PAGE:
Several weeks ago, I wrote a post discussing how to restore your vintage costume jewelry collection. That post led to an interesting conversation with friends over cocktails. One of my friends had read the post and was curious about the most common issues I have seen while sourcing for my store. I told them, “it’s a toss-up between sunlight damage and moisture damage.” There are so many things that people don’t realize can damage their collection that I thought I would share some of the biggest enemies to protecting your investment.
I cannot even begin to tell you how many stunning pieces have been ruined by sun damage. The good news is that most of them can be fixed with a little patience and dedication. The most common issue I see is damage to stone because heat can change its color. I remember a recent brooch I found at the Chelsea Flea that a third of the stones had an unintentional ombre effect to them. It took a while to fix but the end results were stunning and worth the time but it could have been avoided.
The worst effect that makes me weep every time I see it is corrosion. Extreme heat which can be caused by direct sunlight to the piece or poor placement of your storage box will accelerate the corrosion. While light tarnishing can be fixed with some jewelry cleaner and a microfiber cloth, extreme examples are often a lost cause. So make sure you are aware of where you keep your pieces in your room. It is best to store your pieces in a light-tight, temperature controlled place. This can be a drawer, box, or cabinet- don’t overthink it, it doesn’t have to be some oversized rococo jewelry chest. Trust me, I have some pieces stored in a designated drawer in my dresser, they are still in great shape.
Water-damaged rhinestones look dark and dull.
Sometimes you expose your pieces to excessive moisture without thinking about it. You should never be swimming, bathing, or cleaning with your pieces on. It makes me so angry when I see actors wearing a beautiful Kenneth Jay Lane piece on a TV show, only to jump into a pool with them on. I sincerely hope that the costume designers on shows yell at the production team for allowing that to happen. I can’t even begin to imagine the number of vintage rings that have rusted thanks to such pointless exposure. As we all know, just because they do it in the movies doesn’t mean you should do it in real life.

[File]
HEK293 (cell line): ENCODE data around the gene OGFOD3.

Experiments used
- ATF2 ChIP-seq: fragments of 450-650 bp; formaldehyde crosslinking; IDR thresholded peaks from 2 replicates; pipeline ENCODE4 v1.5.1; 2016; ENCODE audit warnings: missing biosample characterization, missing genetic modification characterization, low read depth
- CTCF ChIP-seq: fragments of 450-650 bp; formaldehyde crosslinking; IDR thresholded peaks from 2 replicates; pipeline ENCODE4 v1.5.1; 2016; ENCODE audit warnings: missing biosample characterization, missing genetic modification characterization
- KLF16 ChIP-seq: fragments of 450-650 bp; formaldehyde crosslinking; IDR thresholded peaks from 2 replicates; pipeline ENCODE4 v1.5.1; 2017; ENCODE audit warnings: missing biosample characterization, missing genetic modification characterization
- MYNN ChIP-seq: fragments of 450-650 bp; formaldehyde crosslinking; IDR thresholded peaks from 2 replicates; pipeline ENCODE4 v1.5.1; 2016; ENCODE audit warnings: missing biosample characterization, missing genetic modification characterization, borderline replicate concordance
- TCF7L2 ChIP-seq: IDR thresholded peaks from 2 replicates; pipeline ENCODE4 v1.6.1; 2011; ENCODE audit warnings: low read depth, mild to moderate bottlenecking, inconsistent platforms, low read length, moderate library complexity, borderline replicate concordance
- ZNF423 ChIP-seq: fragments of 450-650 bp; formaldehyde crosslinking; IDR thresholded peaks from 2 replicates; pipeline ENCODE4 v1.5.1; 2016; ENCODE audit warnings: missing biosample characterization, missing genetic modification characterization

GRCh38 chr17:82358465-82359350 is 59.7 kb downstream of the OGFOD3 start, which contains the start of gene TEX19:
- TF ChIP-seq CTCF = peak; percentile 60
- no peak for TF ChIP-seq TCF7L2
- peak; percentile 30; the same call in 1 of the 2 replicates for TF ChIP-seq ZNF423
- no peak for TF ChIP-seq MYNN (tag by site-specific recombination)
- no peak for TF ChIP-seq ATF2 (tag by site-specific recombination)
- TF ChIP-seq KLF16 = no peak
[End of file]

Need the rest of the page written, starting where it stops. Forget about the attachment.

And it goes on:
Another place your pieces may be exposed to moisture is the bathroom. DO NOT store your piece in your bathroom! I have a couple friends who do this, and they can never figure out why their pieces don’t last and rust. The temperature fluctuations and steam from all those extra hot showers are wreaking havoc on your grandma’s glorious statement ring, and brutalist bangle. Again I will say, store the pieces in a COOL, DRY place.
You should also be putting on your jewelry right before you leave to go out. I know that when I was younger, I would put my perfume, hairspray, and lotion right before I left. I began to notice that my necklaces, and other pieces were developing tiny dots of discoloration. I thought I was going crazy and couldn’t figure out what was causing them. One day I spritzed myself with perfume and I had a realization as the fine mist came out of the bottle. The perfume was causing damage to all my pieces. So the best way to fight this is to change your routine, put them on last. Also make sure you wipe your pieces down when you get home. I know it is easier to just put them away after too many manhattans but you have to force yourself. Protect your investment, you will thank yourself later.
Lotion causes discoloration to the finishes of jewelry.
I have seen first-hand many people just pile all their collection into a bowl or drawer. This is a travesty and makes me want to save these mistreated pieces of estate jewelry. The chains on bracelets are going to tangle with necklaces and end up causing you to break them while trying to untangle the massive ball of chains and stones. The settings on elaborate collar necklaces are going to create deep gouges on your earrings. This way of storing items is only going to speed up the wear and tear of your pieces. Which is ludicrous to me given that it is so easily avoidable. Give each of your pieces a home, separate from each other. If you don’t have space for a jewelry chest, you can also use soft dust bags. There are so many options, my personal favorite are the anti-tarnish jewelry bags. You can even use the bags to polish your silver pieces when they get a little dull!
Always store your pieces in a velvet or satin lined jewelry box.
The biggest thing I want you to take away from this is that proper storage and maintenance is important. Yes, you can repair a piece if it comes to that but it is easier to not have to worry about it. Make sure you wipe down your pieces before you put them away. Invest in a good jewelry chest that has compartments for each of your pieces. It is best if the slots are velvet lined. When traveling use a jewelry roll or miniature dust bags so that you don’t tangle and scratch your prized possessions.
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